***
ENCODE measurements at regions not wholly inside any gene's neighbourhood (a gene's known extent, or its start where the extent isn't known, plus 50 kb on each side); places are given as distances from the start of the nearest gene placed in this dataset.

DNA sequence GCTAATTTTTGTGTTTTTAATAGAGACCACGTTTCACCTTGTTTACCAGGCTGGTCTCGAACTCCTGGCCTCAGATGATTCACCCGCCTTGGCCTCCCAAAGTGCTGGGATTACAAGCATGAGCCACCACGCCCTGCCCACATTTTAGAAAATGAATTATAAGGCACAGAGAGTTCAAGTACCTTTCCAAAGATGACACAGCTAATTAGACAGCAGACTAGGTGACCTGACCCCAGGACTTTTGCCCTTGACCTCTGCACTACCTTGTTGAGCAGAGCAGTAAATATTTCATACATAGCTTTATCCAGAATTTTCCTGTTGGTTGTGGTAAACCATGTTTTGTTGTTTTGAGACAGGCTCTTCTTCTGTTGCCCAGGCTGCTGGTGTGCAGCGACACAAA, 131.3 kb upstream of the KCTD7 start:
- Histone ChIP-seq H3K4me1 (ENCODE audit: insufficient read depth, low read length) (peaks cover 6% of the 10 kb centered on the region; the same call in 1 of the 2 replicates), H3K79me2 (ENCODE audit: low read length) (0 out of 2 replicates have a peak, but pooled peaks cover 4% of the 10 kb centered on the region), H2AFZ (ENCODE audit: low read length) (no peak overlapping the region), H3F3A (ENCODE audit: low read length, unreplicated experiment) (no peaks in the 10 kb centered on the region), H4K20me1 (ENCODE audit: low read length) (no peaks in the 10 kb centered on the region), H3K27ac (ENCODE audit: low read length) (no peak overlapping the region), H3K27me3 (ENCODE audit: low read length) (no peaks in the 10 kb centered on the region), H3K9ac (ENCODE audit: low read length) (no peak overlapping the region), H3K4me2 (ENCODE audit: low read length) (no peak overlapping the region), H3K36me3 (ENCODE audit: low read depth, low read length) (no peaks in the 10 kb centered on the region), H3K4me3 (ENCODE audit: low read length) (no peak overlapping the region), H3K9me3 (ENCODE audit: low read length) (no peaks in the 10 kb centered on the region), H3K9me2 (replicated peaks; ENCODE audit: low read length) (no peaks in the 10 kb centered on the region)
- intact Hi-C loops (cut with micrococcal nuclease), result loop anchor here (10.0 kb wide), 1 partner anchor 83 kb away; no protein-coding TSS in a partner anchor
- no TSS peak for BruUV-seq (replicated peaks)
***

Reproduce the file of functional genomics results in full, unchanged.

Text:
ENCODE measurements at regions not wholly inside any gene's neighbourhood (a gene's known extent, or its start where the extent isn't known, plus 50 kb on each side); places are given as distances from the start of the nearest gene placed in this dataset.

DNA sequence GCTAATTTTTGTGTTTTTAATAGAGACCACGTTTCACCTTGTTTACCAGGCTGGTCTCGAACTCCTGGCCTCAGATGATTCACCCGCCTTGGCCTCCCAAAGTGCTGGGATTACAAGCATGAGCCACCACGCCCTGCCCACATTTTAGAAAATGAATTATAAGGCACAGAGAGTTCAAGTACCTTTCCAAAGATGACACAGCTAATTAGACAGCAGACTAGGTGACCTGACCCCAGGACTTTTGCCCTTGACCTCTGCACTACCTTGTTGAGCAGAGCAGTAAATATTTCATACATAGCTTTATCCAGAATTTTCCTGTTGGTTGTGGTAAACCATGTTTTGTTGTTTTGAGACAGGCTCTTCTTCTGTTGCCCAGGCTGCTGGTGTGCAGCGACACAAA, 131.3 kb upstream of the KCTD7 start:
- Histone ChIP-seq H3K4me1 (ENCODE audit: insufficient read depth, low read length) (peaks cover 6% of the 10 kb centered on the region; the same call in 1 of the 2 replicates), H3K79me2 (ENCODE audit: low read length) (0 out of 2 replicates have a peak, but pooled peaks cover 4% of the 10 kb centered on the region), H2AFZ (ENCODE audit: low read length) (no peak overlapping the region), H3F3A (ENCODE audit: low read length, unreplicated experiment) (no peaks in the 10 kb centered on the region), H4K20me1 (ENCODE audit: low read length) (no peaks in the 10 kb centered on the region), H3K27ac (ENCODE audit: low read length) (no peak overlapping the region), H3K27me3 (ENCODE audit: low read length) (no peaks in the 10 kb centered on the region), H3K9ac (ENCODE audit: low read length) (no peak overlapping the region), H3K4me2 (ENCODE audit: low read length) (no peak overlapping the region), H3K36me3 (ENCODE audit: low read depth, low read length) (no peaks in the 10 kb centered on the region), H3K4me3 (ENCODE audit: low read length) (no peak overlapping the region), H3K9me3 (ENCODE audit: low read length) (no peaks in the 10 kb centered on the region), H3K9me2 (replicated peaks; ENCODE audit: low read length) (no peaks in the 10 kb centered on the region)
- intact Hi-C loops (cut with micrococcal nuclease), result loop anchor here (10.0 kb wide), 1 partner anchor 83 kb away; no protein-coding TSS in a partner anchor
- no TSS peak for BruUV-seq (replicated peaks)